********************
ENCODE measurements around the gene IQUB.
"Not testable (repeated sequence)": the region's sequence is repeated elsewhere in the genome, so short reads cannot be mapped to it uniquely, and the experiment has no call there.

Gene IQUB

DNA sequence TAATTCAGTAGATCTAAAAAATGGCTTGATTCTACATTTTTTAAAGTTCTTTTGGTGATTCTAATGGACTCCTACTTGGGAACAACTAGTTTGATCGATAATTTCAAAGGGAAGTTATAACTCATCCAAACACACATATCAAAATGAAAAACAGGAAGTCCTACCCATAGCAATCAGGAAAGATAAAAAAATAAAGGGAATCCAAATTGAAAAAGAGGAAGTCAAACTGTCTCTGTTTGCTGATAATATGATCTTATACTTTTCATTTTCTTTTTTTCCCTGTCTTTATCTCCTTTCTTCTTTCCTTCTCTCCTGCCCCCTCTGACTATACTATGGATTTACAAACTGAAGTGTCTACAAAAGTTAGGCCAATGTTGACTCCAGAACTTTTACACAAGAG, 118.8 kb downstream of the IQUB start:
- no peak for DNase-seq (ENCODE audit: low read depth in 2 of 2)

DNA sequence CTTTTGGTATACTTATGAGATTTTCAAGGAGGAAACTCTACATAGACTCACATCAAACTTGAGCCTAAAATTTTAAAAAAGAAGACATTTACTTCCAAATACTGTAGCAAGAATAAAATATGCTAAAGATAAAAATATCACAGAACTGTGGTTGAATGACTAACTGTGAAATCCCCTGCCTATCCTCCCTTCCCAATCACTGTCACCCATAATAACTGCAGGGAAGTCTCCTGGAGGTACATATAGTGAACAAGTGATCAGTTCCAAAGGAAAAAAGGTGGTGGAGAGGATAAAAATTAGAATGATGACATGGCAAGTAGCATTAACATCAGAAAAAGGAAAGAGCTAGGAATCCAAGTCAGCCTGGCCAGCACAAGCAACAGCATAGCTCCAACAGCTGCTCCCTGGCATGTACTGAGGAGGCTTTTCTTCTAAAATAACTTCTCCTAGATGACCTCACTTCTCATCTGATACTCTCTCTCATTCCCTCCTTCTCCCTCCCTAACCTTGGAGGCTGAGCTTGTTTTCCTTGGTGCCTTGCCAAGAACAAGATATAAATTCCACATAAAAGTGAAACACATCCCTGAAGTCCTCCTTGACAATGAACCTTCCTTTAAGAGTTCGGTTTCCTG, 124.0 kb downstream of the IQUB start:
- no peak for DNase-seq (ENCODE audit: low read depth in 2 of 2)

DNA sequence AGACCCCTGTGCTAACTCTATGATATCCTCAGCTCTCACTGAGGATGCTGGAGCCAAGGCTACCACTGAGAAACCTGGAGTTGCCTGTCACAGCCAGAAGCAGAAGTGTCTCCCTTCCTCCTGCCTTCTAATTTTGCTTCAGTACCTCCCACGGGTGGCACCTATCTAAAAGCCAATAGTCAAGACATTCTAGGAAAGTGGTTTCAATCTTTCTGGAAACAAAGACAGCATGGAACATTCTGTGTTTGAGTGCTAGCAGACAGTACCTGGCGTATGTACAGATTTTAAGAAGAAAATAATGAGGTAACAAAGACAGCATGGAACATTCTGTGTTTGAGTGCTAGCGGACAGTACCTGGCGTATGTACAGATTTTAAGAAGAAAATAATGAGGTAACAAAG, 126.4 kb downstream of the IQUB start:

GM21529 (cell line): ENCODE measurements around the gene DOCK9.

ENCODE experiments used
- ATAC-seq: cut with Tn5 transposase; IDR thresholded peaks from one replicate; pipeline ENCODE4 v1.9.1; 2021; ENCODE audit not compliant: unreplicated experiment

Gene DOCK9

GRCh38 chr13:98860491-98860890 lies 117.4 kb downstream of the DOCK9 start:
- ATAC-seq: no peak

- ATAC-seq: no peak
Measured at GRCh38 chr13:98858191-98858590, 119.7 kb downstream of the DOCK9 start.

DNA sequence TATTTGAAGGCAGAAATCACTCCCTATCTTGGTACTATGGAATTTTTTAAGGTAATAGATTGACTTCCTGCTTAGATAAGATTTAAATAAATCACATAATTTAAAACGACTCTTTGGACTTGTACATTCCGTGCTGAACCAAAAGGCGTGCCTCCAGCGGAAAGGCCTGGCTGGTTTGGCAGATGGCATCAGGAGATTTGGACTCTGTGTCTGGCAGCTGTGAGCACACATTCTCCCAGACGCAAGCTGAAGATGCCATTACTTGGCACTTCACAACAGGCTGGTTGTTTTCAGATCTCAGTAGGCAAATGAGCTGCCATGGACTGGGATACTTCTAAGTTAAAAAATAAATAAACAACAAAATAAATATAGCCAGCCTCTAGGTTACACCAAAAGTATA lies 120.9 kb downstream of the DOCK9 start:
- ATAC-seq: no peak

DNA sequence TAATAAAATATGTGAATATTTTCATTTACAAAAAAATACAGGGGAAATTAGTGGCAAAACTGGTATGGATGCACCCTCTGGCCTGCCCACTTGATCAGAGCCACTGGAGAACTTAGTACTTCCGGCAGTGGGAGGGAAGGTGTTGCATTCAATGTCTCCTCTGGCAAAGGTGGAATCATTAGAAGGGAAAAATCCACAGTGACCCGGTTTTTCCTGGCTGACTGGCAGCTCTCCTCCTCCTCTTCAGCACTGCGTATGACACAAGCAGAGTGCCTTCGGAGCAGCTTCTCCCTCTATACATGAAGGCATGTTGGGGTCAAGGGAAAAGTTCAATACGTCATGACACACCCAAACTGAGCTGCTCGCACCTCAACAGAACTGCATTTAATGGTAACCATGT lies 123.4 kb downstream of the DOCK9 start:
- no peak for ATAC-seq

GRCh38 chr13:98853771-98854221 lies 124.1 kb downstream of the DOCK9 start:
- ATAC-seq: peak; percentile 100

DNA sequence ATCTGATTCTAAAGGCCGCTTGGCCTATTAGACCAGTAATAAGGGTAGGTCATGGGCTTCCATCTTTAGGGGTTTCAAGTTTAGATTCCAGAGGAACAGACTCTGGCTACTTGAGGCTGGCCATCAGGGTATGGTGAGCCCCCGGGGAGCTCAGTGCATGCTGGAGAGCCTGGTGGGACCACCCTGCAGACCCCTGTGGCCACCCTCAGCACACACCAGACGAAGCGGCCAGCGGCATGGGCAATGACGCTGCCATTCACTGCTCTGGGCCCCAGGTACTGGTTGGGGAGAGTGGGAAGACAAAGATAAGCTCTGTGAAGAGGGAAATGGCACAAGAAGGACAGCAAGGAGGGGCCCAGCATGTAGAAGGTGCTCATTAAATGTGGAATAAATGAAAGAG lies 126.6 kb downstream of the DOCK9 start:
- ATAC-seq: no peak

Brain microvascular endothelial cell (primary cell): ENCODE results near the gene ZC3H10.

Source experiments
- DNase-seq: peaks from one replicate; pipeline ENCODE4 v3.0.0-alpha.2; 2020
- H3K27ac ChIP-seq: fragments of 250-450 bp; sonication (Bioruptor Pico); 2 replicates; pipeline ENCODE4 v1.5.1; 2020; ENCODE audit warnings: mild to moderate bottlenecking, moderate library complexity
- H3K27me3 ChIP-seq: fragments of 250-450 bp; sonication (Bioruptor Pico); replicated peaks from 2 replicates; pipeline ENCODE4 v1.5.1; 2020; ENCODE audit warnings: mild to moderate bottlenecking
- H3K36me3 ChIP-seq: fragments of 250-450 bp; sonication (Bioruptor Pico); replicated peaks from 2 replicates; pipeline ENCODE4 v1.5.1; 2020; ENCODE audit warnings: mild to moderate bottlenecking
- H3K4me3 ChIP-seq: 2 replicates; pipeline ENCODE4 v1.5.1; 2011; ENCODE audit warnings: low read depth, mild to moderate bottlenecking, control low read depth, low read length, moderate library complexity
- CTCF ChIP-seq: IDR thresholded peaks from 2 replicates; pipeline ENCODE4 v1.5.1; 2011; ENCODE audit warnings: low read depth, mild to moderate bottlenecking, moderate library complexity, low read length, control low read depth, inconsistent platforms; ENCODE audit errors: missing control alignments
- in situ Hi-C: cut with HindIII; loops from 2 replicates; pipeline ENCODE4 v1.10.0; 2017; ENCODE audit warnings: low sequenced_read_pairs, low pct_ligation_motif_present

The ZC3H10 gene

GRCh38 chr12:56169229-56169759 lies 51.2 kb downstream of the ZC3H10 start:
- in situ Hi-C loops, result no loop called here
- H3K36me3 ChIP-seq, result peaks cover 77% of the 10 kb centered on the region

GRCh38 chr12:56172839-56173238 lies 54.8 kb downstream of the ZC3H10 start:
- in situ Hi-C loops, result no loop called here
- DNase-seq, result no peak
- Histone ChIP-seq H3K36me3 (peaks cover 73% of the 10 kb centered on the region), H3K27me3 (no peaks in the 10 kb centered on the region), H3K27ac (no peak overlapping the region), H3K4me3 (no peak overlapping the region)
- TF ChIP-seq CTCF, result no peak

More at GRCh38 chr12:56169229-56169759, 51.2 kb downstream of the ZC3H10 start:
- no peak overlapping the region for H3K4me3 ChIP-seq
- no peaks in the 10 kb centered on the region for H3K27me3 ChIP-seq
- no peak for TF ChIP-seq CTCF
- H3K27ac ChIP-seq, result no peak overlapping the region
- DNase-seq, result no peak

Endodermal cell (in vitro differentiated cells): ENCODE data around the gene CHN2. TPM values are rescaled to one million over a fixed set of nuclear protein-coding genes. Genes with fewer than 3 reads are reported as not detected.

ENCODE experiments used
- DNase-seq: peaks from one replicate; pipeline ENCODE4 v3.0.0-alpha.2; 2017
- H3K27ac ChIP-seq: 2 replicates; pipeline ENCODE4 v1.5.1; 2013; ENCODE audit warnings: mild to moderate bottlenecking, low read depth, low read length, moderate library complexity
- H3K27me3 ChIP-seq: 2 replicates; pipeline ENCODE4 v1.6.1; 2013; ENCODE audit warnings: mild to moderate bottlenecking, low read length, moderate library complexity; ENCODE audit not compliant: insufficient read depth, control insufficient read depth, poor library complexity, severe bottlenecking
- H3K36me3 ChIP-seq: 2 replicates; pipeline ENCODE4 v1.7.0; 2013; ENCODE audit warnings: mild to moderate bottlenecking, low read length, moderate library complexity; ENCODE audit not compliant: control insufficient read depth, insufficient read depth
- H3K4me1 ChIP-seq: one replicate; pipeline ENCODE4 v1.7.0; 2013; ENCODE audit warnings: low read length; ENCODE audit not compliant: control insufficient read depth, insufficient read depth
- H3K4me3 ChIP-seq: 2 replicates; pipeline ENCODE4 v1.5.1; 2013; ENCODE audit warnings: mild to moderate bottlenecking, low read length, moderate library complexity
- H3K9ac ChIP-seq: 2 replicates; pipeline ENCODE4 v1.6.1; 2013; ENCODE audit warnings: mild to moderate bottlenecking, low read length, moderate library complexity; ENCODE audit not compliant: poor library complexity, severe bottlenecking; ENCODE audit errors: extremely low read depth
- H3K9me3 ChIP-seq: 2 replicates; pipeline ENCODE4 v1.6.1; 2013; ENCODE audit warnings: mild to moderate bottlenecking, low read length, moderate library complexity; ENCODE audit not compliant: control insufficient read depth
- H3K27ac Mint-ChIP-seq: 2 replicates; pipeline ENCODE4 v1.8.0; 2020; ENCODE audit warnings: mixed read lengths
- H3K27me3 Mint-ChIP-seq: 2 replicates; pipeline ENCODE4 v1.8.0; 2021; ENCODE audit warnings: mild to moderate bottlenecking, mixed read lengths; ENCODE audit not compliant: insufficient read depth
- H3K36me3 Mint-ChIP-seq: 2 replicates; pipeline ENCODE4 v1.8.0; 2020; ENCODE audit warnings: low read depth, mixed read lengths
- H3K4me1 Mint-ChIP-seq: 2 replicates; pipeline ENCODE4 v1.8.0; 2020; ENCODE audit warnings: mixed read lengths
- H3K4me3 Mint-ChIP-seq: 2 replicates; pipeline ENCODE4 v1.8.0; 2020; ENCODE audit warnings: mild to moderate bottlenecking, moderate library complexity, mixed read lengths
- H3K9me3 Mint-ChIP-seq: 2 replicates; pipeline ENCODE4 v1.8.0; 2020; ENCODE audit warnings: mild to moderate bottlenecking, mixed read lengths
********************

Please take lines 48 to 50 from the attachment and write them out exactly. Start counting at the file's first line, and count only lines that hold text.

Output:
- DNase-seq, result no peak

Endodermal cell (in vitro differentiated cells): ENCODE data around the gene CHN2. TPM values are rescaled to one million over a fixed set of nuclear protein-coding genes. Genes with fewer than 3 reads are reported as not detected.

ENCODE experiments used